Kevin Garnett’s has mentored Jaren Jackson Jr. well before he was drafted. He sees a lot of promise in Jackson, and at times the Grizzlies sophomore shows flashes of a young KG.
Like Garnett, Jackson has similar versatility and skillset on both ends of the floor, but he doesn’t have that same tenacity or level of trash-talk yet. Even the stats from Jaren’s career and Garnett’s first two seasons line up:
The takeaways from Garnett’s tape overlap with Duncan and Robinson’s, as he was a defensive force with two-way versatility and a dominant post presence. Jaren studying a lot of KG is good here, because he’s on a similar trajectory and has been under his wing for a few years now.
Anthony Davis is the pinnacle of modern big men. He handles the ball like a guard, protects the rim with his gaudy reach and wingspan, and runs the floor like a gazelle. Jackson has similar tools to Davis, as his handle has improved immensely and he’s one of the league’s elite shot-blockers even at 20 years old.
Any young big man should pick apart what Davis does on both ends of the floor. Defensively, he’s an absolute force protecting the rim and switching onto the perimeter. He’s one of 3 players that averaged at least 1.5 blocks and 1.5 steals. Per Cleaning the Glass, he’s also in the 88th percentile in foul percentage (fouls per team play) at 2.8%.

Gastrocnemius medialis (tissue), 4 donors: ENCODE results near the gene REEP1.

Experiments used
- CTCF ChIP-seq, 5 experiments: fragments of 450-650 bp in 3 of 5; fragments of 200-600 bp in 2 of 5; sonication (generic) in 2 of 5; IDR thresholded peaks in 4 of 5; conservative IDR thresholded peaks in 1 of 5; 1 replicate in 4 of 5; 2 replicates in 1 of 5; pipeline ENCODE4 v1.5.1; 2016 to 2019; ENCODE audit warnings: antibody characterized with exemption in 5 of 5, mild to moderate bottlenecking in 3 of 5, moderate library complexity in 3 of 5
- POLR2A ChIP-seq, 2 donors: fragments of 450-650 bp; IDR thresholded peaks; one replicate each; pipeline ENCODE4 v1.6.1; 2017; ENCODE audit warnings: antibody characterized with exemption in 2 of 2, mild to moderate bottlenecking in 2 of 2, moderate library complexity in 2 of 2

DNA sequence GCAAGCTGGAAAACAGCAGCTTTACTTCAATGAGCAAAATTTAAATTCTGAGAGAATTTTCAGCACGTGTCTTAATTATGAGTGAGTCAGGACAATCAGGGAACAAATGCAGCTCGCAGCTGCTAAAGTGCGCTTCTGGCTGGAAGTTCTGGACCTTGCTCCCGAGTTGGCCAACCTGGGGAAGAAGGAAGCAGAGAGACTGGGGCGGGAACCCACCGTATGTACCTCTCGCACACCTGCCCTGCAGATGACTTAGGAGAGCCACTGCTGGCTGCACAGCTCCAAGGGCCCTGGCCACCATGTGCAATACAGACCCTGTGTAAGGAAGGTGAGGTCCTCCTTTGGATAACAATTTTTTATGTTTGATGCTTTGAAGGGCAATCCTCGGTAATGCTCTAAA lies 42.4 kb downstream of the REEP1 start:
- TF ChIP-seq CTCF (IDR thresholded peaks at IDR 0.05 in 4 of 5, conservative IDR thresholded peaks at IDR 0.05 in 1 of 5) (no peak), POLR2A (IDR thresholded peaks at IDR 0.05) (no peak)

Offensively, he’s a wrecking ball that’s one of the better roll men in basketball, averaging 1.27 points per possession as a roll man. He’s also diversified his offensive skillset throughout the years, taking more 3s and becoming a more perimeter-oriented player while still maintaining a strong post presence.
If Jackson could establish himself more as a roll man next to Ja Morant, while keeping his fouls down on the other end, that’ll take his game — and this Grizzly team — to the next level.
Any big man that’s entering or trying to find their place in the NBA should watch Davis closely. It’s pretty cool for Jackson to study Davis — an aspiring counterpart and potential first-round matchup.
Jaren Jackson Jr. can be great. And it’s even better to see that he’s studying the great big men of the past and present, as he carves his path to stardom.
The fact that his dad played alongside Tim Duncan and David Robinson must do wonders for his development, since he gets feedback advice from his father and the big men he played with.
In addition, like Anthony Davis, Jackson can become a new prototype for the modern big man. Among all players 6’11” or taller, he shot the 4th-most 3’s per game (6.3) in NBA history. Of those players that attempted at least 3 three’s a game, this season ranks 15th-time all-time in blocks per game (1.6), finding himself among players like Kristaps Porzingis, Joel Embiid, and Karl-Anthony Towns.
This season, he transformed into a 6’11” Splash Brother. And at 20 years old, there’s even more room to expand his game to new horizons.
In yesterday’s call, he referred to Duncan, Robinson, Garnett, and Davis as “forces.” With his work ethic, hunger to study the game, and his unique skillset, it’s only a matter of time before he becomes a force in this league.